Paying off debt versus a 529 plan



Dear Joe, I have a question regarding starting a 529 account for our daughter. Instead of starting a separate college account, we paid off all our credit cards, maxed out 401(k), maxed out our IRA and are currently paying extra on our mortgage to pay the house off by the time she is 13 and having 6 months cash in the money market account. Would you advise if this strategy is correct compared to putting the money in a separate college fund? We thought this way we will have house paid for and have a savings cushion if we ever need to finance her college. -- Alex


Dear Alex,

What you are describing is a viable college savings strategy. If everything plays out as you hope, you'll be in a comfortable position when your daughter turns 13, and with the mortgage paid off, the extra cash flow can then be directed into a 529 plan or other appropriate investment. Once your daughter gets to college, you can use a home equity loan to help fund that education, along with your savings and possibly some student loans.

The added benefit of home equity as a source of college funding is that your home value will not be counted in determining your daughter's eligibility for federal financial aid. (Your retirement accounts will not count against her either, but be careful about taking any distributions from retirement accounts as they are included in "base year income" and will reduce eligibility in the next year.)

In spite of all that, I would argue that you are probably better off maintaining your regular mortgage payments and putting at least some of the extra cash into a 529 plan or Coverdell Education Savings Account. Let's assume the interest rate on your current mortgage is 6 percent. If you are in the 25-percent tax bracket and can itemize your deductions, the after-tax cost of that interest is only 4 percent.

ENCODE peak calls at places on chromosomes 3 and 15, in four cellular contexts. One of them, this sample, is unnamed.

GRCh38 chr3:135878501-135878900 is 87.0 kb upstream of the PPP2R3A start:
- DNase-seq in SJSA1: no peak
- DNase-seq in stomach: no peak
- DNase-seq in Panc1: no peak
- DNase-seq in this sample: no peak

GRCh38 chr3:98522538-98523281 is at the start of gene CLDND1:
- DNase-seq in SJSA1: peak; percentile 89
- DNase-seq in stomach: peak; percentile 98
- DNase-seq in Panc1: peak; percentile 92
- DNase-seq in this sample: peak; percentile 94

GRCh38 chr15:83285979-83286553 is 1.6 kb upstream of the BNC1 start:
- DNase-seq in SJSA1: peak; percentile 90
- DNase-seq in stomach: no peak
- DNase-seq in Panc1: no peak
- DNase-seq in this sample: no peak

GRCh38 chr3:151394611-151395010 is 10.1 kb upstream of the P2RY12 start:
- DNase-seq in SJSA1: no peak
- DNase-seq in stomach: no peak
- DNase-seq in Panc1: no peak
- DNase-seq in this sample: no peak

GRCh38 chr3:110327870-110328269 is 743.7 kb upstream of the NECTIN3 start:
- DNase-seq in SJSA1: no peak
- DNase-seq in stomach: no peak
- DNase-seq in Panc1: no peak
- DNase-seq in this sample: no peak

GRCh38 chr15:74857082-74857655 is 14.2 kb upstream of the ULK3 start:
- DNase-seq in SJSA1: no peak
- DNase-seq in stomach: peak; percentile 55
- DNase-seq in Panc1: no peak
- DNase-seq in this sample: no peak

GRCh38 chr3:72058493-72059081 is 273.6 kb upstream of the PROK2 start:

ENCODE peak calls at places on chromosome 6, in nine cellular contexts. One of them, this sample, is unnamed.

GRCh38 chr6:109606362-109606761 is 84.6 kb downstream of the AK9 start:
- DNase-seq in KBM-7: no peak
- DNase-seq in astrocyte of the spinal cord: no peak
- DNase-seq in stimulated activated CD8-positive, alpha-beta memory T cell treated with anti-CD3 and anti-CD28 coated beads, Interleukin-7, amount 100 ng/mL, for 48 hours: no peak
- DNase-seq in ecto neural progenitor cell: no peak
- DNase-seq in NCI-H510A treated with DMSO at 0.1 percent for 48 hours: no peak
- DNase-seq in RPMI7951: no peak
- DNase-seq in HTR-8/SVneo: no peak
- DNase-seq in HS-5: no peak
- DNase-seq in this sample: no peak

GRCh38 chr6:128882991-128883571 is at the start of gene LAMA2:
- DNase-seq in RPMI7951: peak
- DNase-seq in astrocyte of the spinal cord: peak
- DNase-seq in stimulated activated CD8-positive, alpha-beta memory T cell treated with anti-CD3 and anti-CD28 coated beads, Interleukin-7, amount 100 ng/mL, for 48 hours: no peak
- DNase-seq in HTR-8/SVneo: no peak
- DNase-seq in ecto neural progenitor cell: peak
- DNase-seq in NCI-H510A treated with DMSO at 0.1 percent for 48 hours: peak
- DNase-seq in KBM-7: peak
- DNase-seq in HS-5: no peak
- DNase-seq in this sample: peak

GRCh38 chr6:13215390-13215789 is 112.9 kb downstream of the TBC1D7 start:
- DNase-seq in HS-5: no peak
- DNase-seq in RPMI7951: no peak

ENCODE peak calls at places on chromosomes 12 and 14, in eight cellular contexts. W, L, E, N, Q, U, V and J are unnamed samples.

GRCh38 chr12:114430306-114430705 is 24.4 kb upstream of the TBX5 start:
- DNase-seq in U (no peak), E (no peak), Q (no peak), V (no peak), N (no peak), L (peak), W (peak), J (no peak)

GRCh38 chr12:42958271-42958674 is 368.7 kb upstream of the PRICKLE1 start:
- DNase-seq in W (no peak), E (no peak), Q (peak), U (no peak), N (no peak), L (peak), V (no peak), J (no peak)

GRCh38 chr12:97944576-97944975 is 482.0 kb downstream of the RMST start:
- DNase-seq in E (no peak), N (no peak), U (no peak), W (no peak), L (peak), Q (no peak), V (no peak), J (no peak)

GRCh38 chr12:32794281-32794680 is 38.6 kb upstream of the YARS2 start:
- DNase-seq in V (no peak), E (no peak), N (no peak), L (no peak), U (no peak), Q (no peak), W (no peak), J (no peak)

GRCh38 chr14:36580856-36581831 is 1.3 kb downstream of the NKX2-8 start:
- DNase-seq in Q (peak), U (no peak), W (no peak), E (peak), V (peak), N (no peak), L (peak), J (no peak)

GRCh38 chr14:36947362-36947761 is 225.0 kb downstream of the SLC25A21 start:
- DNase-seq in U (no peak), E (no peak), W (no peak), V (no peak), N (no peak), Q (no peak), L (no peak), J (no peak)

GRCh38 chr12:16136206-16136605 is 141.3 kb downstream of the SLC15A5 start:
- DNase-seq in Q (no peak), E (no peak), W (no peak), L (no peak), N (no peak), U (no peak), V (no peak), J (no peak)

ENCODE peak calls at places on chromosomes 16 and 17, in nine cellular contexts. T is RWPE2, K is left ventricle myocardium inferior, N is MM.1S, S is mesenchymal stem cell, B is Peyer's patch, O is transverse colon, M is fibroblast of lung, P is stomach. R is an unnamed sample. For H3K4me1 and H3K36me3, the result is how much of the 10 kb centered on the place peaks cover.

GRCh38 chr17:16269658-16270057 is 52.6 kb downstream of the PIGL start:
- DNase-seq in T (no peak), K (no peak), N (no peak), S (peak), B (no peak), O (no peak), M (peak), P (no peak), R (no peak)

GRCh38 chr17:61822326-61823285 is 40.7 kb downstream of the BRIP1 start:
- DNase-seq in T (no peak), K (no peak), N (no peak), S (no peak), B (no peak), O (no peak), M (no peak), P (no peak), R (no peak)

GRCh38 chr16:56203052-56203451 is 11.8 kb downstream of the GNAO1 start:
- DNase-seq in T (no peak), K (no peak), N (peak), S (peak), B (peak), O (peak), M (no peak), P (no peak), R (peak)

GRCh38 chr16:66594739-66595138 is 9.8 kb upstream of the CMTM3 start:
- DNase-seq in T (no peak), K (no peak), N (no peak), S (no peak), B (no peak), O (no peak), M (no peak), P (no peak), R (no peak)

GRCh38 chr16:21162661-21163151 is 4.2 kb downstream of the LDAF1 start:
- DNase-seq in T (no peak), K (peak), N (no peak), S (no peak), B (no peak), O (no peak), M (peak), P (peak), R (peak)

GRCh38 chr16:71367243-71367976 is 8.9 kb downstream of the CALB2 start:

Can you achieve greater than a 4 percent annual return in a 529 plan or ESA? Most likely you can, but you might have to keep some of your portfolio in stocks to do so, which presents some market risk. The savings from prepaying your mortgage is essentially risk-free.

Or is it? When it comes time for you to take out a home equity loan to pay college costs, the interest-rate environment might not be as favorable as it is right now, and you could end up with a higher interest cost. Also consider that the income-tax deduction for home-equity interest is subject to a $100,000 loan cap. To the extent you can claim the interest deduction, you are increasing your chances of being stuck with the alternative minimum tax.

Another reason to start a separate college savings plan, even if only for a small amount of money, is that it instills budget discipline. You sound like a fairly disciplined person, but for many families the practice of making regular contributions to a college savings plan increases the odds the money will be there once the tuition bills begin to roll in.